Neo Gilder – “African Men Hurt Too”
“This project started when my closest friend had told me that her brother was going through depression. Their family didn’t understand what was going on and urged him to ‘snap’ out of it.
The whole situation triggered a sense of frustration and anger within me. My parents and sisters were clinically depressed at certain points in their lives and this played a huge role in tearing my family apart – but at least we knew what was going on and they got the help they needed. I can’t even imagine someone going through what my family went through and not being able to have clarity and to also know that they are not alone.
I’ve titled this series ‘African Men Hurt Too’ because I think many African families grow up with the idea that the male role must be upheld by a strong figure who doesn’t show any form of emotions that equate to weakness. This idea is taught to us in our cultural groups, upbringing, art, books we read, movies we watch, the music we listen to, the sports we watch, etc. The male role is portrayed as dominant, strong, and unbreakable.
My series challenges these ideas by depicting men crying. I hope that when people look at my images they see something striking – firstly because its something they would rarely if ever see in their lifetime – but also that they see the beauty in releasing emotions that we as people are sometimes taught to keep in to uphold unrealistic ideologies.”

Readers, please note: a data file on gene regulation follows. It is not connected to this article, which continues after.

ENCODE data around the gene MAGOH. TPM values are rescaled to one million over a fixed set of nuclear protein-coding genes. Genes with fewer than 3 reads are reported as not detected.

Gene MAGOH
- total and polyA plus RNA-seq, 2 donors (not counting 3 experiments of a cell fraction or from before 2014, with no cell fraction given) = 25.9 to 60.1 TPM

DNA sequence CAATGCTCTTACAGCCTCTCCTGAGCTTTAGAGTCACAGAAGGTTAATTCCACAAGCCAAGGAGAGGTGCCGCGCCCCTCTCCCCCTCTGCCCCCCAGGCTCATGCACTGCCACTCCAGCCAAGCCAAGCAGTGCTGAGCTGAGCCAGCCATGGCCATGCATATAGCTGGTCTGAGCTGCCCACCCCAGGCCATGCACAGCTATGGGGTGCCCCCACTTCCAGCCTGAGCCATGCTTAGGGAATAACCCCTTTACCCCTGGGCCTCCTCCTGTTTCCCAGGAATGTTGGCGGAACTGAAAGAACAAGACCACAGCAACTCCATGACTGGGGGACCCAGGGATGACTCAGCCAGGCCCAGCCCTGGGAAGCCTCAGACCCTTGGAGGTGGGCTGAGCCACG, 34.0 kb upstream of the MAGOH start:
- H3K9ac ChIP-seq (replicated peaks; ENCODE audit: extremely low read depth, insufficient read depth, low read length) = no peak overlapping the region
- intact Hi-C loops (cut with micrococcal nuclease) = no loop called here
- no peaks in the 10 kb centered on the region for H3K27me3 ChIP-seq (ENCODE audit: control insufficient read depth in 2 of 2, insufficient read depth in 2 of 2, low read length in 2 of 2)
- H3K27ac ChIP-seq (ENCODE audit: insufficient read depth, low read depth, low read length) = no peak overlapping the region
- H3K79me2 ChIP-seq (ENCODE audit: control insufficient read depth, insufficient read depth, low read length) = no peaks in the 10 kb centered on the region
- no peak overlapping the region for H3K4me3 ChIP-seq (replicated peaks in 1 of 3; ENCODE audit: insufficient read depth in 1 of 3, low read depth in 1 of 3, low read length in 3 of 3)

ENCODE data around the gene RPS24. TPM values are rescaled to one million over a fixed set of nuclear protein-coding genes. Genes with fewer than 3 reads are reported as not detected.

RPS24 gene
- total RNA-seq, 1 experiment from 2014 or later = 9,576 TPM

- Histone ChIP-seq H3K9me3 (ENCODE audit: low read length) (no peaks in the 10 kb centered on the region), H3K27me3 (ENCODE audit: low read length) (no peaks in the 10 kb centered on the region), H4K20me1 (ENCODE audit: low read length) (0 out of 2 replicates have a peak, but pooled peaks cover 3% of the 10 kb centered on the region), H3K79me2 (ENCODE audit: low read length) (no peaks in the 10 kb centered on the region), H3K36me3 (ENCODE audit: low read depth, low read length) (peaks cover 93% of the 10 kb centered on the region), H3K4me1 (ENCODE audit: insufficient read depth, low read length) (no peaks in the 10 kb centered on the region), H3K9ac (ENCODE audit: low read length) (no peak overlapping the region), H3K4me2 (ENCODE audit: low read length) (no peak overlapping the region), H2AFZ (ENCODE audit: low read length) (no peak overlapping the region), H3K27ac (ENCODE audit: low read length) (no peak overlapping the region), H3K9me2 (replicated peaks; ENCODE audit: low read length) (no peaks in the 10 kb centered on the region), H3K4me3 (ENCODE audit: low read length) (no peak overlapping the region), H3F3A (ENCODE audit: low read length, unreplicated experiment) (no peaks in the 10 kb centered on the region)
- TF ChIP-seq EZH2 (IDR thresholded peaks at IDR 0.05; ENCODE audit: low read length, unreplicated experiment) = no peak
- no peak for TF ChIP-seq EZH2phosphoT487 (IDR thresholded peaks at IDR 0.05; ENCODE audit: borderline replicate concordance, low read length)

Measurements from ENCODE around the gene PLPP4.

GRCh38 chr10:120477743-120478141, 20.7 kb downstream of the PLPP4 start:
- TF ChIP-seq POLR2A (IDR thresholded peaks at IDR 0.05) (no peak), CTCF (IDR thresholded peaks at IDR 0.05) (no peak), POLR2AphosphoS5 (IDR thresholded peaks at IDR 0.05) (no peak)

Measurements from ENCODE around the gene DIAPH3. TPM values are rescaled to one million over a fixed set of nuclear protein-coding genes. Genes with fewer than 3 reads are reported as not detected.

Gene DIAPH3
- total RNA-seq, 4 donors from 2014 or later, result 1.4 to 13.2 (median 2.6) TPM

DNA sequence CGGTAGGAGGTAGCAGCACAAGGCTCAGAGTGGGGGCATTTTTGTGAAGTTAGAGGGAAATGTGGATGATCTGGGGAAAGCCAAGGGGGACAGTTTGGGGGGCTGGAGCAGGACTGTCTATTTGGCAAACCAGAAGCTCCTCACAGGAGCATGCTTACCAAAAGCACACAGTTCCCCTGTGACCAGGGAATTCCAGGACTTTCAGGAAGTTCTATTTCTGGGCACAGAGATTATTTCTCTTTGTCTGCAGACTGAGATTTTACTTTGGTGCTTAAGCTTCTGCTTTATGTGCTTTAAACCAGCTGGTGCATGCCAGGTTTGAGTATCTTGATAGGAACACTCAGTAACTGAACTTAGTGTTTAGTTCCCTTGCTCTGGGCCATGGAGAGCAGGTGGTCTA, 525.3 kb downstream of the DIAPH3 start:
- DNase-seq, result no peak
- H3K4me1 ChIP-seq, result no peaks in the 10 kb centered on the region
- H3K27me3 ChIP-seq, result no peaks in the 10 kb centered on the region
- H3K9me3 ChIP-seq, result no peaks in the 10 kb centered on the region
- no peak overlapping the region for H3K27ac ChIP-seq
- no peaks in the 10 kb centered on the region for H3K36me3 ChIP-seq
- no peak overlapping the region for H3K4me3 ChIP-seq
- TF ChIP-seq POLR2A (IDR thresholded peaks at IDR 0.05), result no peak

A South African photographer, now living in the United Kingdom with dreams of seeing as much of the world as possible. Neo Gilder is a photography graduate who obtained a first-class honors degree at the Cambridge School of Art. She aims to highlight controversial issues in her photography through the use of portraiture. Through her journey in the United Kingdom, she has focussed her work on various themes such as; sexual abuse, Female Genital Mutilation (FGM), the relationship between Africa and the Western world, the Rwandan Genocide and she is now currently working on a project focussing on depression in African men. A final piece of this project was exhibited in Cambridge at the Ruskin Gallery, In London at the Truman Brewery and the Winns gallery.